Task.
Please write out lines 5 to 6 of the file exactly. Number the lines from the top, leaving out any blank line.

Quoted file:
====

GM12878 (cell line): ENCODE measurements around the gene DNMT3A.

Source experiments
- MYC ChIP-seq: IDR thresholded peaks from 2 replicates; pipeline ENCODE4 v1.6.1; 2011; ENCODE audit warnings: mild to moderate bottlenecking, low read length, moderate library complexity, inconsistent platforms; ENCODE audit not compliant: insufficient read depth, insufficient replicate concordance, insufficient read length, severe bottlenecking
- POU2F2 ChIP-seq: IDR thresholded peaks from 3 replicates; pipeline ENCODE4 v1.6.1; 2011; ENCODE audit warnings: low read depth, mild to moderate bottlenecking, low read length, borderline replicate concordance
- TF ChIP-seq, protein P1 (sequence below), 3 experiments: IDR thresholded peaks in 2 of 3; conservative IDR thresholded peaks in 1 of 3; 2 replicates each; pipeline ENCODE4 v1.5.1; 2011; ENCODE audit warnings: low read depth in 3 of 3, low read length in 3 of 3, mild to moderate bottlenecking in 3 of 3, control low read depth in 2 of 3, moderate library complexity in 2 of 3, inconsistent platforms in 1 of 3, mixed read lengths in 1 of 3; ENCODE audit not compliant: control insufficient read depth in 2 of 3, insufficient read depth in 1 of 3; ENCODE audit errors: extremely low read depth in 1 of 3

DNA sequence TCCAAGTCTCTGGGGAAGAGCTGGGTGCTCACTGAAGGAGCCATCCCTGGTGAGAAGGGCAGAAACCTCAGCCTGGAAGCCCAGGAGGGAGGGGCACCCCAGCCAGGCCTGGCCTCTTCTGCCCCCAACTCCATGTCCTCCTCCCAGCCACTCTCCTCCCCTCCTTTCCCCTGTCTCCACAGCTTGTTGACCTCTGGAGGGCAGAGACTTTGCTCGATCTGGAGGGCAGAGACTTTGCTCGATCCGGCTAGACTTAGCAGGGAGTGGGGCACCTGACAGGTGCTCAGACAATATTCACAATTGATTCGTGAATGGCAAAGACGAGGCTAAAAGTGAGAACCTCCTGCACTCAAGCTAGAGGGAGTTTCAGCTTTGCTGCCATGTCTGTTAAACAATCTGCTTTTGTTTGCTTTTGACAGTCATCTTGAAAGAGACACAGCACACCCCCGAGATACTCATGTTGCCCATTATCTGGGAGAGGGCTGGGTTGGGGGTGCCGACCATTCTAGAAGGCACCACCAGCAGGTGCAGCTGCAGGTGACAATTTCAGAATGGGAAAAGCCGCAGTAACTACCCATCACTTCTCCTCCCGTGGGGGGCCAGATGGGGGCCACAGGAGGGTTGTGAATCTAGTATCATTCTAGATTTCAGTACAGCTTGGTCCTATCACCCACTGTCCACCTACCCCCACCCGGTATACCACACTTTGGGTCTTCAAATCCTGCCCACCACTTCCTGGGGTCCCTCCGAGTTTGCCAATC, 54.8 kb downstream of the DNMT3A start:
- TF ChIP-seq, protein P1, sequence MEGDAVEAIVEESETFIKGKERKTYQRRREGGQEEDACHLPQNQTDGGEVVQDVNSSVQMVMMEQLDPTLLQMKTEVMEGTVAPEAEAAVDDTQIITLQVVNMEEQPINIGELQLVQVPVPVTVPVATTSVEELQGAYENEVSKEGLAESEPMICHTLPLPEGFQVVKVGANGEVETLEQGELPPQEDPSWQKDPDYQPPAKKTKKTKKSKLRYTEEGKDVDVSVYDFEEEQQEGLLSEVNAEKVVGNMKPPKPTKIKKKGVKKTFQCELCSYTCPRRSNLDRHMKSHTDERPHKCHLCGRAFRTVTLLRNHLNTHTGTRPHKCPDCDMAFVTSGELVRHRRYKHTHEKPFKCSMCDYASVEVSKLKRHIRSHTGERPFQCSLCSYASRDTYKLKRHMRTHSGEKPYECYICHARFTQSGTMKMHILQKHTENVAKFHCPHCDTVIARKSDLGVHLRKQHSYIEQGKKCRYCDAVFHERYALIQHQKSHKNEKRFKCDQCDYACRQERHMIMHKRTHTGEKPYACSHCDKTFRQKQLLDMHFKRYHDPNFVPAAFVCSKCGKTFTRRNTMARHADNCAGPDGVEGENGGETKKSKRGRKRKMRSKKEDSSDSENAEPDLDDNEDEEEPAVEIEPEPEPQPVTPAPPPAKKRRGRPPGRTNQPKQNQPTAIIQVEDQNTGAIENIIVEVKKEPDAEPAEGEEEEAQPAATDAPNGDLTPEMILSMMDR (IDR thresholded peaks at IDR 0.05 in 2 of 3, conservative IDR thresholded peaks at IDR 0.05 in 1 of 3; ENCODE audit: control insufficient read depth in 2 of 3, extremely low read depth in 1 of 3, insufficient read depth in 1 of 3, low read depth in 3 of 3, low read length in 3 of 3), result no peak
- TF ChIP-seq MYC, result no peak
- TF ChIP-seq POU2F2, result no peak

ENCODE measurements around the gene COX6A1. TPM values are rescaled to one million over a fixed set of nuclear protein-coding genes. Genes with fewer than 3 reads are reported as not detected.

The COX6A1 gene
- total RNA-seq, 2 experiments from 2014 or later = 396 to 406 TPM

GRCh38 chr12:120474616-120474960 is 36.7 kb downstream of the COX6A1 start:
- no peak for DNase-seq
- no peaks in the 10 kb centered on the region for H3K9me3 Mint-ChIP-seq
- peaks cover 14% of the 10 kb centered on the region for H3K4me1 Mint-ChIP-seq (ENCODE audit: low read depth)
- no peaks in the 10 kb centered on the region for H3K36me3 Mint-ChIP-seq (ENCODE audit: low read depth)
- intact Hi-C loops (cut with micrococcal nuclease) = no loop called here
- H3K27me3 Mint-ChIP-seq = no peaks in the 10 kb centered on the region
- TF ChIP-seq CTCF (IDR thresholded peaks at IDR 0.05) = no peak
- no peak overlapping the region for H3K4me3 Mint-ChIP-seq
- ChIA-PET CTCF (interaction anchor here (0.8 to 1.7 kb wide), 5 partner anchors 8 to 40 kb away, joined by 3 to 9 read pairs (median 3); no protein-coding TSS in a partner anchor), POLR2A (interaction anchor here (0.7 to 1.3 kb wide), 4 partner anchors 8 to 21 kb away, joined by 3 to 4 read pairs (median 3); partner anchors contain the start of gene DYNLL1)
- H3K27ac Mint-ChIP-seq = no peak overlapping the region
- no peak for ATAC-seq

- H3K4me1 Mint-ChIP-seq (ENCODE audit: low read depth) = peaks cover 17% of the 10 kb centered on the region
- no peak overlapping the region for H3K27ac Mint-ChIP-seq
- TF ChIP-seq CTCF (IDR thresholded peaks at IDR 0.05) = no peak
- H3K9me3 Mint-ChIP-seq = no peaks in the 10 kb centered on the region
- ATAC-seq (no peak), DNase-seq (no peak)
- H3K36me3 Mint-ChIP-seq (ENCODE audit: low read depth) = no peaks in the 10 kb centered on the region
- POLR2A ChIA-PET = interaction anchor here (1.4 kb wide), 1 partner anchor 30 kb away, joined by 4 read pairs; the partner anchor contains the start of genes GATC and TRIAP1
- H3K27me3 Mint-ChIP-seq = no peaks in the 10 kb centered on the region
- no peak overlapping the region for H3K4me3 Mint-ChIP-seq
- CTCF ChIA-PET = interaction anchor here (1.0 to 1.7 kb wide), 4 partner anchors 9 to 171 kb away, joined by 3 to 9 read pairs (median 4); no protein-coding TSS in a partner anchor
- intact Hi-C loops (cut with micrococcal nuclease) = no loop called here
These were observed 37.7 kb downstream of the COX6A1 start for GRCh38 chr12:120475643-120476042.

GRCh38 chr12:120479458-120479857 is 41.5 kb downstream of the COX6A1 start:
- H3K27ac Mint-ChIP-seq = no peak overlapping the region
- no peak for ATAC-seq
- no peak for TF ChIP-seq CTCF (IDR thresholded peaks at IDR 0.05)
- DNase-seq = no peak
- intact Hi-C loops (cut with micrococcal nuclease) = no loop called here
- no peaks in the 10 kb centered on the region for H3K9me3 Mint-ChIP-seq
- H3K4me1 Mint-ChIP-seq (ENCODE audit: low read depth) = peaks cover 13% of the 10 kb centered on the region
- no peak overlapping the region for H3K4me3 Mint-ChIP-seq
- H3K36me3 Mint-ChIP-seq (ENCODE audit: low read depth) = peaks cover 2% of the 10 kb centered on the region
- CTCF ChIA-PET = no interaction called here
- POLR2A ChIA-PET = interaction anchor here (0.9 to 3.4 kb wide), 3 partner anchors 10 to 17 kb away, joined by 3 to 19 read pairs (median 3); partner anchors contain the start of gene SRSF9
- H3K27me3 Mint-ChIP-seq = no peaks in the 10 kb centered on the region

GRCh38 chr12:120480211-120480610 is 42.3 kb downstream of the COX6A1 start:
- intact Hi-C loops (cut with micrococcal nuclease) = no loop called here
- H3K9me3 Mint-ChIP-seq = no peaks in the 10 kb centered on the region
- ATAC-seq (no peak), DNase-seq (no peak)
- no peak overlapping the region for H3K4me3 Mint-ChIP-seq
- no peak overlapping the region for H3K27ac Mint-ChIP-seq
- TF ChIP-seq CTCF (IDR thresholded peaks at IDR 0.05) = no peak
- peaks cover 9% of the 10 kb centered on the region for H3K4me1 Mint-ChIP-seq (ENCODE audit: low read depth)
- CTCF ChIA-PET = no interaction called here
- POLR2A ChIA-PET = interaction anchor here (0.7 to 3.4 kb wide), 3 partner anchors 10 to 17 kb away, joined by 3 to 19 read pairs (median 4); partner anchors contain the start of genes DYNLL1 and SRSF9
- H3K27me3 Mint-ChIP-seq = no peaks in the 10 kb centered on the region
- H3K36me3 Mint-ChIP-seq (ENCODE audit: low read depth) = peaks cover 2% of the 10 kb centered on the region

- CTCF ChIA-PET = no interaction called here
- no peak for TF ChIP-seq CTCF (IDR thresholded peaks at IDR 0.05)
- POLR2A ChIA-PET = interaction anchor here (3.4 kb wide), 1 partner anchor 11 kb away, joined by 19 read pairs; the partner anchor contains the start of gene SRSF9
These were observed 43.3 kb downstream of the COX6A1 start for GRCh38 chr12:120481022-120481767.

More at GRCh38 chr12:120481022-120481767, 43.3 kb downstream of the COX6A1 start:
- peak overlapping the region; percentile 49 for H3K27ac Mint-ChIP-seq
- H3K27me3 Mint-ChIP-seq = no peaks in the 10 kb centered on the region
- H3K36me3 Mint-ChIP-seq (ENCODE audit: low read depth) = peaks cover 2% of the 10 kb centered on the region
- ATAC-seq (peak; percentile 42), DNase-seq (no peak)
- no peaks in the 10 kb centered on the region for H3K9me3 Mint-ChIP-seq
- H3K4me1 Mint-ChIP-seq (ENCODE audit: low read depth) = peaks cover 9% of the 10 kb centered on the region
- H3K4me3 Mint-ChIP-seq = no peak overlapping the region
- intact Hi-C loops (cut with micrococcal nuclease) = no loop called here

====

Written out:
- TF ChIP-seq, protein P1 (sequence below), 3 experiments: IDR thresholded peaks in 2 of 3; conservative IDR thresholded peaks in 1 of 3; 2 replicates each; pipeline ENCODE4 v1.5.1; 2011; ENCODE audit warnings: low read depth in 3 of 3, low read length in 3 of 3, mild to moderate bottlenecking in 3 of 3, control low read depth in 2 of 3, moderate library complexity in 2 of 3, inconsistent platforms in 1 of 3, mixed read lengths in 1 of 3; ENCODE audit not compliant: control insufficient read depth in 2 of 3, insufficient read depth in 1 of 3; ENCODE audit errors: extremely low read depth in 1 of 3

DNA sequence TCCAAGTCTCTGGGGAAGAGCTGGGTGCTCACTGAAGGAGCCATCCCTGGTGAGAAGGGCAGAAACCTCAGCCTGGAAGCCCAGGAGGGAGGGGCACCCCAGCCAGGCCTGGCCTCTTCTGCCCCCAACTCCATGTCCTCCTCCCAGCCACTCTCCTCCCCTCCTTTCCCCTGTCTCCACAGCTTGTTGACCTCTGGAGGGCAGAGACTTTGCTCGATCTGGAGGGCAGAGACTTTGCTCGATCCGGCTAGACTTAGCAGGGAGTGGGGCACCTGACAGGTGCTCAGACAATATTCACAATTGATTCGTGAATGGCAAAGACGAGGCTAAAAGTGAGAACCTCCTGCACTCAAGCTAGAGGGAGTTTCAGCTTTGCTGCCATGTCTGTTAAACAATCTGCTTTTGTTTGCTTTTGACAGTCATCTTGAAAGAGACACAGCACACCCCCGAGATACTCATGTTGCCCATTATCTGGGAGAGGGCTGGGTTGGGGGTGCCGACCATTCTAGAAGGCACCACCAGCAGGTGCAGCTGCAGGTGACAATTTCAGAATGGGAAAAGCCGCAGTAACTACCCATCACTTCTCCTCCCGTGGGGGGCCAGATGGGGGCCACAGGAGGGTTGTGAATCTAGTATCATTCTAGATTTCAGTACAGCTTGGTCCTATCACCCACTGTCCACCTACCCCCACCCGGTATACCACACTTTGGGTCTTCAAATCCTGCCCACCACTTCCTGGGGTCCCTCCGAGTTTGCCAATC, 54.8 kb downstream of the DNMT3A start: